During the holidays, many companies throw office parties in order to celebrate the end of yet another successful year. Lift Brands is no different. Peter Taunton, the CEO and founder of Lift Brands, shared a few tips for hosting a party that will be the toast of the town (or at least the cubicle).
CS: Does Lift Brands celebrate with its employees during the holidays?
PT: A week or so before Christmas, we have a holiday party. Employees work in the morning, then the entire company gets together off-site for a few hours in the afternoon. It’s a chance for people across all our brands to talk about family, relationships and the overall holiday spirit. You can tell the entire office looks forward to it every year. As we get closer to the party, the enthusiasm ramps up.
CS: What are some basic rules for throwing a successful office party?
PT: We want everyone to have fun and be safe, that’s most important. If people are going to over-indulge, you need to plan for designated drivers and make sure they’re getting home safe. Besides that, I aim to have some form of entertainment, plenty of food and drinks available, and a moment where I can express my gratitude for the entire team. Our team works so hard, it’s great to let loose for an afternoon.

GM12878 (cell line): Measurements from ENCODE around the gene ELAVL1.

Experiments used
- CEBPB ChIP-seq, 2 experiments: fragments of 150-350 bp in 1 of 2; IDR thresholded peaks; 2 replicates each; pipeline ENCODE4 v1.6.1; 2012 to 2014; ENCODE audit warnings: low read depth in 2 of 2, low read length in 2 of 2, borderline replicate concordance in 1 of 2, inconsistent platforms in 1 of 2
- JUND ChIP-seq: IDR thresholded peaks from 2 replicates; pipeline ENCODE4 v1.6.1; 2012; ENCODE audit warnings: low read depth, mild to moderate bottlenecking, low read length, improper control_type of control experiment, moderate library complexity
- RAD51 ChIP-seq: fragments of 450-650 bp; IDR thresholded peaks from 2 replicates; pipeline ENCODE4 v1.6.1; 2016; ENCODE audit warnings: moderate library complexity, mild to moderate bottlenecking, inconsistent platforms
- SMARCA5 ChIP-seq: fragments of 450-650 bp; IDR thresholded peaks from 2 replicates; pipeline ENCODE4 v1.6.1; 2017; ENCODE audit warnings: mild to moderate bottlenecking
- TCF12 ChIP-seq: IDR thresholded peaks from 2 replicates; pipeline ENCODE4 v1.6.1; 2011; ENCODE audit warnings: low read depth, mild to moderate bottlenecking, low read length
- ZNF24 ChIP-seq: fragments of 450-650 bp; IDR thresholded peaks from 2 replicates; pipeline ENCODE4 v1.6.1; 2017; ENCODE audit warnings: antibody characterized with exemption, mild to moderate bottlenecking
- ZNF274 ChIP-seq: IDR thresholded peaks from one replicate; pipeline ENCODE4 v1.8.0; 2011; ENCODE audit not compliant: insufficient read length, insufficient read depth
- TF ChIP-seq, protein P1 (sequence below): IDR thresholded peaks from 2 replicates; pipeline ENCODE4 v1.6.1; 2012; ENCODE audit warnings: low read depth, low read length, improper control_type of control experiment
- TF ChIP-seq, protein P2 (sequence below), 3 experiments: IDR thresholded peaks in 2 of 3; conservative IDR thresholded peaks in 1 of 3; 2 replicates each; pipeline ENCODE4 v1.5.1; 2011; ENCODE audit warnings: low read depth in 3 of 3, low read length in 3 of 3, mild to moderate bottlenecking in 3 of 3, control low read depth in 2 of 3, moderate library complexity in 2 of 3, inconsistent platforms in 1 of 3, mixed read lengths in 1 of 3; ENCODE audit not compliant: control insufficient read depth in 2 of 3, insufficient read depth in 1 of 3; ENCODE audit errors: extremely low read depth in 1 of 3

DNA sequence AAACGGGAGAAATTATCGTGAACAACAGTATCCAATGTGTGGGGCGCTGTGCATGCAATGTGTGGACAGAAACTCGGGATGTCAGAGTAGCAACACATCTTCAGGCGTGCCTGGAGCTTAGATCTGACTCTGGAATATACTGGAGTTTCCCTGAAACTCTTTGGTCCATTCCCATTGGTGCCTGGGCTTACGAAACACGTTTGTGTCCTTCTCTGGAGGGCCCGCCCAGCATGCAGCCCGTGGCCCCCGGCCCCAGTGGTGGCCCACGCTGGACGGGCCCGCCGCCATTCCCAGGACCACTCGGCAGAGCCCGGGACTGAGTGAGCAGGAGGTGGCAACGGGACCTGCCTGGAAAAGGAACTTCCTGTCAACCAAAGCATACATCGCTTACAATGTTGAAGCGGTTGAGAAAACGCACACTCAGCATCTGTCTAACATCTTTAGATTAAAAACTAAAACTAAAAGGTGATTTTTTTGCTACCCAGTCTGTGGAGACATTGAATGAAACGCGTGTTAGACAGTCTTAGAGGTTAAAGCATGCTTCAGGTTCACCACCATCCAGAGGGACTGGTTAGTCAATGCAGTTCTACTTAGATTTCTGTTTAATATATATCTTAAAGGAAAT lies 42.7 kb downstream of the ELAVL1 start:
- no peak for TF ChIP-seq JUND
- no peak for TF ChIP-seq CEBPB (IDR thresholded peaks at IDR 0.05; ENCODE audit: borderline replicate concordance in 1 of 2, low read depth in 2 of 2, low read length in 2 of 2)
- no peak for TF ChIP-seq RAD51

CS: Should employees be allowed to bring a guest?
PT: No, because it takes away from the office dynamic. When you bring your spouse and she or he isn’t part of the work environment, you’re going to focus on making sure they’re having a good time — as any caring significant other would do. That’s why we have our holiday party during the day. Employees flow from work in the morning to the festivities in the afternoon where they can connect with each other outside the office walls. It’s a great opportunity for the staff to engage with employees they wouldn’t otherwise connect with every day.
CS: Do you think it’s important to celebrate the holidays with your employees in some way?
PT: Absolutely. When I look at the corporate office, I see a group of talented individuals who are passionate about what they do. I’m committed to rewarding them for all the hard work they do for my brands and me.
CS: As your company has grown, has it become more difficult to make everyone feel included during celebrations?
PT: If everyone is participating in the entertainment, they inherently have to interact. I don’t feel like I’ve had to force any employee into participating. I try to make sure all the directors are there to get everyone involved. It can be hard to avoid department cliques, but we’ve been lucky to have an office filled with high-energy, caring individuals who vibe together.
By Rachel Zabonick